The SMU Steel Summit took place in late August and was attended by a record-breaking 1,450 participants from a range of disciplines including commercial, procurement, research, and C-level representatives. Attendees joined the conference for insight with speakers from key stakeholders throughout the steel value chain as well as to build relationships throughout the industry. These twin goals were evidenced by an auditorium that was consistently full and an exhibition hall as well as surrounding space utilised well for meetings.
Conference speakers covered a wide variety of topics from commercial executives at mills, procurement at major OEMs, economists, and well-known industry and equity analysts. The dynamic agenda featured presentations from CRU analysts, fireside chats with industry CEOs, and live Q&As with attendees.
A few topics widely discussed on panels as well as in networking sessions included the potential buyout of US Steel and the upcoming UAW contract negotiations as well as potential work stoppage. While news of the day are always top of mind, speakers at this conference provided insightful views for the coming year and allowed attendees to bring this information back for their company’s strategic planning purposes. A brief review of these topics follows below:
Steel price forecast
An interactive flash poll took place at the start of the conference to gauge the audience’s view on the future trend of steel prices. The results were somewhat an extrapolation of current prices as 49% of those polled anticipate HR coil prices to range between $600– 800 /s.ton by this time next year. The “Steel Price Forecast: Boom or Bust” segment of the event mostly supported the results of the poll, with Josh Spoores, Principal Analyst at CRU saying: “We’re probably entering six to ten months of slower economic industrial activity, and that’s going to be hurting demand just as capacity is ramping up”. As for longs products, government spending supports more bullish sentiment as two-thirds of infrastructure spending demand will be for longs and one-third for sheet products. Timna Tanners, Managing Director of Wolfe Research saying: “The biggest story for the next two years is going to be government spending”. Tanners also said that while the private sector may underperform in 2024, government spending will be able to offset the weakness there.
Impact of a UAW strike
In another interactive audience poll, 67% of participating attendees believed the UAW negotiations would lead to a work stoppage at US automakers. Timna Tanners noted that their analysts predict a 95% probability of a UAW strike. Furthermore, consensus is that if a strike were to occur, it will be four to six weeks long. The last UAW strike against GM lasted six weeks and caused seasonally adjusted industrial production from the automotive segment to decline by nearly 18% between August and October that year. Since the conference, a strike has taken place – a first for all three big autos concurrently. This will have an immediate impact on demand. Protracted strike action could cause steel mills to idle, which would result in tighter supply once auto production ramps back up. Finished steel products will not be the only commodities impacted by a strike. Lower automotive production will lead to lower prime scrap generation, which will cause demand for pig iron and DRI to increase to supplement lost prime scrap supply availability – at least before mills idle capacity.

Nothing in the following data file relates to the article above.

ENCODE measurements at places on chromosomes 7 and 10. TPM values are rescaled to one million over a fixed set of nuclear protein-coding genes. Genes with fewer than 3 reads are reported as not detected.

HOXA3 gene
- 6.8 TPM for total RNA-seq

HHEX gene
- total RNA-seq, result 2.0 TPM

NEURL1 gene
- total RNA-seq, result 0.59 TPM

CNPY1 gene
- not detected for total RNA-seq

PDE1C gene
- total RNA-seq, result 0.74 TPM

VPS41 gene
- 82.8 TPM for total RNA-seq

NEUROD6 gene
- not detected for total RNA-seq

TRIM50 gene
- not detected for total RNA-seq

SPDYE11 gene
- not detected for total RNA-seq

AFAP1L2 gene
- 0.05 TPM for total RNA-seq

Future of decarbonisation
The growing trend of businesses looking to decarbonise their supply chains will continue to impact the steel market. A recurring question throughout the Summit is whether a CBAM (Carbon Border Adjustment Mechanism) will be implemented in the US and what impact it will have. Kevin Dempsey, President of the American Iron and Steel Institute (AISI) said: “Traditionally at this conference, trade has been a big issue, and continues to be. Now, in addition to trade, we have the issue of decarbonisation”. Dempsey further noted that the US is a world leader in low emission steel production due to high utilisation of EAFs.
Macro view of 2024
Dr Alan Beaulieu, president of ITR Economics, closed out the Summit to discuss the forecast for 2024 and beyond. While most economists warned of recession in 2023, ITR Economics did not. However, looking to 2024, ITR forecasts the US economy to be relatively flat. However, industrial production is expected to see a mild recession, predicting a y/y decline of 2.3%.
From strength to strength
Attendance at the SMU Steel Summit continues to grow year-by-year. This year was no exception. Feedback from attendees during the Summit was extremely positive, both in terms of the insight brought out on stage and access to a wide variety of industry participants, both existing relationships and establishing new. It is clear attendees made fantastic use of their time in Atlanta.Explore this topic with CRU